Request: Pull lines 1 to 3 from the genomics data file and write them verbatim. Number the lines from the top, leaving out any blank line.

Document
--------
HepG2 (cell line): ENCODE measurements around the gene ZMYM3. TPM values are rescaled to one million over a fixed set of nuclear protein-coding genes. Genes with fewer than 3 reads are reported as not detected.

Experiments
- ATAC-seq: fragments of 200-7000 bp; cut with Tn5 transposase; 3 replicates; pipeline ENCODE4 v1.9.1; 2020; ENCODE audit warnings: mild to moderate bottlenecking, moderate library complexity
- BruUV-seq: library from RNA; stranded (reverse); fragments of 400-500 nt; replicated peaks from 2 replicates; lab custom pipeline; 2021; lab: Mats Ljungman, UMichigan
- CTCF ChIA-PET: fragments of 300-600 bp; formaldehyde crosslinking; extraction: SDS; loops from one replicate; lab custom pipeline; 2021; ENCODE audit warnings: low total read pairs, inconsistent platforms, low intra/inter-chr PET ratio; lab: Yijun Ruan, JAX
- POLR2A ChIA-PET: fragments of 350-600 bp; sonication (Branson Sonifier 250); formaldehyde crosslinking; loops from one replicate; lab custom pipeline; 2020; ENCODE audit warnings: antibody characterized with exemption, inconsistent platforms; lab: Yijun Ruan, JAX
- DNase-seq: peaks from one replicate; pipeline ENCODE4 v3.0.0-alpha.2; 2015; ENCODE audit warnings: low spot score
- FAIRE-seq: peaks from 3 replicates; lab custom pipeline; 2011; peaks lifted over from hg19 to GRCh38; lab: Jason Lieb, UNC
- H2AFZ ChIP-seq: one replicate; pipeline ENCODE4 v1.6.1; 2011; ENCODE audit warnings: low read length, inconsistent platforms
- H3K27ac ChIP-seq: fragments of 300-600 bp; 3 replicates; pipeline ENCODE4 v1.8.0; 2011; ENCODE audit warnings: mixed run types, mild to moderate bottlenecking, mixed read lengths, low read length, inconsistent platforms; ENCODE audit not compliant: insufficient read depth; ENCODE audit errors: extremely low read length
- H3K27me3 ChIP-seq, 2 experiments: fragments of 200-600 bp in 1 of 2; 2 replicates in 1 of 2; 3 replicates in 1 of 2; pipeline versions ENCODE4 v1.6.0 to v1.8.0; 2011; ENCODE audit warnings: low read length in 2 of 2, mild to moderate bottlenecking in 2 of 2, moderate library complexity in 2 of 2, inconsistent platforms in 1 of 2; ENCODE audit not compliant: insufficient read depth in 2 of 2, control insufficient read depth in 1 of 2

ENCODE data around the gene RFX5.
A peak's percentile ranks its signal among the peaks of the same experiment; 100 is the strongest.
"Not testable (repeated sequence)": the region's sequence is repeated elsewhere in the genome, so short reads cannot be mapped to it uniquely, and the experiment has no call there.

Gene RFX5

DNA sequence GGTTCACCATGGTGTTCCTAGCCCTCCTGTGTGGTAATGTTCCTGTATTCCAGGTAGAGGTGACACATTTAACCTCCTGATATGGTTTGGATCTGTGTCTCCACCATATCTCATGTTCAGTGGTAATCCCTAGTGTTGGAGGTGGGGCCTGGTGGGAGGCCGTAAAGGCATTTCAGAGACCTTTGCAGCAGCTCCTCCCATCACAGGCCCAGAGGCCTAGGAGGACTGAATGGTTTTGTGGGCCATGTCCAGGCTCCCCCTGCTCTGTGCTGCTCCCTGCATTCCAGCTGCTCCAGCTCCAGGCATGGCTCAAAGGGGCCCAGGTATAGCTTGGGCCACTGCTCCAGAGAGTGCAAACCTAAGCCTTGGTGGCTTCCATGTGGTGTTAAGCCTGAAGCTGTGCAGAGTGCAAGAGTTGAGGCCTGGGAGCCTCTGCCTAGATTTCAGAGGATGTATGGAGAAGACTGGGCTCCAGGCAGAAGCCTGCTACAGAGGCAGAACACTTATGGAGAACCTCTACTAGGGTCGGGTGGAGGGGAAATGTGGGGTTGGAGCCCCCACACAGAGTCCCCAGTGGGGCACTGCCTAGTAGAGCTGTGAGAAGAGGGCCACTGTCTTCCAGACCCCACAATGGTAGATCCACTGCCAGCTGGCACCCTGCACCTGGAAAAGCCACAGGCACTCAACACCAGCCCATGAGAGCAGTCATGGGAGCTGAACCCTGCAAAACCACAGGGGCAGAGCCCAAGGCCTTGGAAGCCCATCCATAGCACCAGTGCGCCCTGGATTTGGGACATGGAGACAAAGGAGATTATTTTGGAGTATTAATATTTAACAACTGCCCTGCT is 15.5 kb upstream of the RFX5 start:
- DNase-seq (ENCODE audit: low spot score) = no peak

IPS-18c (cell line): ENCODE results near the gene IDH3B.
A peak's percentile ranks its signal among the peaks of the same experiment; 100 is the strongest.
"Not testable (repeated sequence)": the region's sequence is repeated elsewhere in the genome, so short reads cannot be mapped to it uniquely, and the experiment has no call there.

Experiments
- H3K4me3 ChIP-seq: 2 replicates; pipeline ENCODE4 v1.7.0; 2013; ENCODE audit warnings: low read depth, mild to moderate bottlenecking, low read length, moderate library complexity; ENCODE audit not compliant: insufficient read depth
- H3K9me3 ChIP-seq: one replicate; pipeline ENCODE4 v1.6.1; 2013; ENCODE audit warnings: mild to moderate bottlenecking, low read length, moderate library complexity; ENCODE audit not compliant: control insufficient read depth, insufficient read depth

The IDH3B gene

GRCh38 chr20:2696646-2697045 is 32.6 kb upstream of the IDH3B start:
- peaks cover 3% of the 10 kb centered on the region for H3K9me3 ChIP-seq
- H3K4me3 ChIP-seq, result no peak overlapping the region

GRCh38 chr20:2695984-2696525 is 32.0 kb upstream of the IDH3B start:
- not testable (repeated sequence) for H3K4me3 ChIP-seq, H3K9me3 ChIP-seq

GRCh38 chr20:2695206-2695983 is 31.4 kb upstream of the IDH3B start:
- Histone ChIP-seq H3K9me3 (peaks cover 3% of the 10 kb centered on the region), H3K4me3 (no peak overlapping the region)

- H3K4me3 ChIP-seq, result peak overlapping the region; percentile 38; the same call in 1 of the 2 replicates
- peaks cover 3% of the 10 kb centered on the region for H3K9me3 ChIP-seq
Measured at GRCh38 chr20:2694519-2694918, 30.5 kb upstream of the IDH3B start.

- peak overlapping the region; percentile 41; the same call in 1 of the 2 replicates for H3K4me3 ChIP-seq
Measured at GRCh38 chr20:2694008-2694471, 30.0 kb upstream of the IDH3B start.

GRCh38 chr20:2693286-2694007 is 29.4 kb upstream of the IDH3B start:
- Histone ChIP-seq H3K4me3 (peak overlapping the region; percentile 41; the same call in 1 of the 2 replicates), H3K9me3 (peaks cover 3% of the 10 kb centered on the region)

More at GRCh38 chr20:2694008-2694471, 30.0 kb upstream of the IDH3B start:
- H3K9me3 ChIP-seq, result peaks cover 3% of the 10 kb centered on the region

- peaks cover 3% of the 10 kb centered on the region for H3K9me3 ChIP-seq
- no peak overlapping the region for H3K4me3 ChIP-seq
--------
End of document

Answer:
HepG2 (cell line): ENCODE measurements around the gene ZMYM3. TPM values are rescaled to one million over a fixed set of nuclear protein-coding genes. Genes with fewer than 3 reads are reported as not detected.

Experiments
- ATAC-seq: fragments of 200-7000 bp; cut with Tn5 transposase; 3 replicates; pipeline ENCODE4 v1.9.1; 2020; ENCODE audit warnings: mild to moderate bottlenecking, moderate library complexity